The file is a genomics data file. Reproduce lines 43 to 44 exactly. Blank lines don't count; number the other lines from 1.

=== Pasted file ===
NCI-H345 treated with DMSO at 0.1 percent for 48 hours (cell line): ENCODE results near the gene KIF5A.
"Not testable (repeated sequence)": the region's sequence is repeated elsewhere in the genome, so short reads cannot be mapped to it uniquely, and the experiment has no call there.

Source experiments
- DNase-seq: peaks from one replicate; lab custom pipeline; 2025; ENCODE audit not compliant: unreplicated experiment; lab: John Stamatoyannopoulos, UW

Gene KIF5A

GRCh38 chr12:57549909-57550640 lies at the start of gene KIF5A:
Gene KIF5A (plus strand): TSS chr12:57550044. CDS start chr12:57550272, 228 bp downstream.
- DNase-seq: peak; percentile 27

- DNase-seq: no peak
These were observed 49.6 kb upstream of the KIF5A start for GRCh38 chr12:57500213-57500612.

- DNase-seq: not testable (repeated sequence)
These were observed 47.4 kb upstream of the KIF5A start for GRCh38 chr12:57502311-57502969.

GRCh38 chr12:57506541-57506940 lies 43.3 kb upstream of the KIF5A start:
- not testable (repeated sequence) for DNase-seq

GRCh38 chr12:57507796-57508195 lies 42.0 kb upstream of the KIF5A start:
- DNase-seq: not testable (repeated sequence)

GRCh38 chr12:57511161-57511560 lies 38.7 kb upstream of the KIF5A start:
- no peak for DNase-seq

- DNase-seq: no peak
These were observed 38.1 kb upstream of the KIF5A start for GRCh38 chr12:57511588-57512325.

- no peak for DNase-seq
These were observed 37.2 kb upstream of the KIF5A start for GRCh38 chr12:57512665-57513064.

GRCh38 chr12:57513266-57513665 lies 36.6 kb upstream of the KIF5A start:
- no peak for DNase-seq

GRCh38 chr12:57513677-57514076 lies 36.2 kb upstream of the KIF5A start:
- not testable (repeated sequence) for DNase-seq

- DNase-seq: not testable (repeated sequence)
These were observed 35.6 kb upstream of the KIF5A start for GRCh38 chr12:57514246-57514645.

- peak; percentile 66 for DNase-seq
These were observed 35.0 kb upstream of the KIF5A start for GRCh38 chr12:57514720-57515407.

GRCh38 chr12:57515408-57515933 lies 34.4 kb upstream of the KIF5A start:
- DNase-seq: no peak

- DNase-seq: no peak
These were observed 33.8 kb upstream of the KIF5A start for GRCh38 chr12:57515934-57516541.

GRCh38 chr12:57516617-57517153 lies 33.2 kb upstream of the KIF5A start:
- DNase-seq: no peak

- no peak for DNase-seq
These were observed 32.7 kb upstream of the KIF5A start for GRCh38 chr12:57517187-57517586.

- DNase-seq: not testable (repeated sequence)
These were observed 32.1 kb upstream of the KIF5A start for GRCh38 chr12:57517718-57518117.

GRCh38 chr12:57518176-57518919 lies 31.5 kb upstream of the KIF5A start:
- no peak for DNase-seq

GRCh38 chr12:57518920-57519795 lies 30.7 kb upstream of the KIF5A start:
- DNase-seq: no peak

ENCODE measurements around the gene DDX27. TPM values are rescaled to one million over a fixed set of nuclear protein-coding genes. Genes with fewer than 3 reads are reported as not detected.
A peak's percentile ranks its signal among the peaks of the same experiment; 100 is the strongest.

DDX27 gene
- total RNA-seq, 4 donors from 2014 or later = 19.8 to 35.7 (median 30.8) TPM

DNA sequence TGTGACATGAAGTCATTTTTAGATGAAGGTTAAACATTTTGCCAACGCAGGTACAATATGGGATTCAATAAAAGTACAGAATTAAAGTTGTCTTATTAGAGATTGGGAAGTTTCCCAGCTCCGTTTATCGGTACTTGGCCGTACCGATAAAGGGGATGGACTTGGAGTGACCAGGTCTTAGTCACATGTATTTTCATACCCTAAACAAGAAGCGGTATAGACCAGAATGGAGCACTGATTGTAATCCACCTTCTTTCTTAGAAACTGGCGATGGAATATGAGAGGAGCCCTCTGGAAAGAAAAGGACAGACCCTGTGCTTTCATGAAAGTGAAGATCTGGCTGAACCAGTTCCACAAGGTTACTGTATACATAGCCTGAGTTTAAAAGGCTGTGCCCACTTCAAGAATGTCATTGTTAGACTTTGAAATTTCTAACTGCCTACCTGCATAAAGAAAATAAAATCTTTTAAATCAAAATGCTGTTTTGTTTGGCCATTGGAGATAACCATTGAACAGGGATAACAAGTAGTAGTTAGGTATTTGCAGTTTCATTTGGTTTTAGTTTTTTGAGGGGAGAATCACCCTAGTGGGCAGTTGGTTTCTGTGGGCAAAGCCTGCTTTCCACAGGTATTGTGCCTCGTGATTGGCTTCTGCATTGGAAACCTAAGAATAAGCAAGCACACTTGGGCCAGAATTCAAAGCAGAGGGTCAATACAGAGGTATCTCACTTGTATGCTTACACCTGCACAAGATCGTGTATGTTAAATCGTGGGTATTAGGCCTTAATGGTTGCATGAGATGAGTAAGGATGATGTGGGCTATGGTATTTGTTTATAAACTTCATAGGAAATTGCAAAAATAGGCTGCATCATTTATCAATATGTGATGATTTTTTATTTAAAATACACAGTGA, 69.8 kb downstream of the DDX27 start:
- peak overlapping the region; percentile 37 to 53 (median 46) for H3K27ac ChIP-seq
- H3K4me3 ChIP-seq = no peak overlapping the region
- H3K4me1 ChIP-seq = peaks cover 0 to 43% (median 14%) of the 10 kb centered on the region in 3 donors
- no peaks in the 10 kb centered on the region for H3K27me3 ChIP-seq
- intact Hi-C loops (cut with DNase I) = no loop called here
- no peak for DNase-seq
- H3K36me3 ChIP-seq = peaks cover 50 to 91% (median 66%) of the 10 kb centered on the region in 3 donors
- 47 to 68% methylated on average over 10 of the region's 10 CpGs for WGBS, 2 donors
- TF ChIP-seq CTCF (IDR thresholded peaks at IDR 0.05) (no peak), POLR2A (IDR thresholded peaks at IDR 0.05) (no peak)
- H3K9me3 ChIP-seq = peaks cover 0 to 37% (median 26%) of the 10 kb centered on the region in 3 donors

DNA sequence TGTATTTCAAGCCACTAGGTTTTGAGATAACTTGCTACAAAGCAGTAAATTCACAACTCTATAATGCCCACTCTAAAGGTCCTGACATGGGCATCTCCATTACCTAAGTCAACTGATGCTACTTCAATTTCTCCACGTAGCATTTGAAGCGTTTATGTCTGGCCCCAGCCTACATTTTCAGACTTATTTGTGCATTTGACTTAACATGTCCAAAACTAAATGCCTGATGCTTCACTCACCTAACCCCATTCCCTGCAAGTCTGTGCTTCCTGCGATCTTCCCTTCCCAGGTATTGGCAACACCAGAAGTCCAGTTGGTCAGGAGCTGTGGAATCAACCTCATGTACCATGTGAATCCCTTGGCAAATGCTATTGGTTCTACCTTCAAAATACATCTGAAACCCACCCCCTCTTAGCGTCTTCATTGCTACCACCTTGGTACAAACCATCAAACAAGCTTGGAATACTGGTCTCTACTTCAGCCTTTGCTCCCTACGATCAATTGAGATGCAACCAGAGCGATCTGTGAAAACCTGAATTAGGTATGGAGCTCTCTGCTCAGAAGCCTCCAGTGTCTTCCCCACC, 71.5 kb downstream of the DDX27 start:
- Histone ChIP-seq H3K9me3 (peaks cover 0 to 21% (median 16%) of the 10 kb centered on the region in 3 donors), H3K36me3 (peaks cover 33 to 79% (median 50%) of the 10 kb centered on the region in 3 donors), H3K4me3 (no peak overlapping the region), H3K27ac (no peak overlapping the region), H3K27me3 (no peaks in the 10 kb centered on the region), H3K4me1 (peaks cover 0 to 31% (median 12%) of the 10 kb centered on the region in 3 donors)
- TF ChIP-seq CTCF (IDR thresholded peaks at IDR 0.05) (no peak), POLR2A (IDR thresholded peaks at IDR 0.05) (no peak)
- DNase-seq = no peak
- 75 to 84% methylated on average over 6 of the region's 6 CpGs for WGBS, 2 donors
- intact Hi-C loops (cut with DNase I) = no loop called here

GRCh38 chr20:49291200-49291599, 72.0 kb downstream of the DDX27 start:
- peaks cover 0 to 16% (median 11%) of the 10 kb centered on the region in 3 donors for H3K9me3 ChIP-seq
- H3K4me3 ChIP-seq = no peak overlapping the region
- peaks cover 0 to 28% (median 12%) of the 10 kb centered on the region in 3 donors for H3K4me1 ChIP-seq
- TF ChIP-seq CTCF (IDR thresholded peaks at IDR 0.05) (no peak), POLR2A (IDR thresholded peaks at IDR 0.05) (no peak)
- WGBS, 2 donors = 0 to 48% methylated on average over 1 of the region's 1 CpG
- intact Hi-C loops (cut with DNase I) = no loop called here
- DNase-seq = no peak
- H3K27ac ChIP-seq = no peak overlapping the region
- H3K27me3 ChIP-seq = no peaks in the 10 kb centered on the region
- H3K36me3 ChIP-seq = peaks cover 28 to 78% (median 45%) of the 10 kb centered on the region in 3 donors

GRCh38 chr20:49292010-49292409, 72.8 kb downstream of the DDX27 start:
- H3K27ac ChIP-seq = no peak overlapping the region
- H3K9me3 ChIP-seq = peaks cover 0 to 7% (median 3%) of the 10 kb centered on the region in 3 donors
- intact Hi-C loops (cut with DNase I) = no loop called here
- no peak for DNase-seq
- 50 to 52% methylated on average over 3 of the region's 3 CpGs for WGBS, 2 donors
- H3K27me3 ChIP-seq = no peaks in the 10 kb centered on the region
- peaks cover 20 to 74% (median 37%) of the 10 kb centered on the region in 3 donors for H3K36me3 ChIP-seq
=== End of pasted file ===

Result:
GRCh38 chr12:57518920-57519795 lies 30.7 kb upstream of the KIF5A start:
- DNase-seq: no peak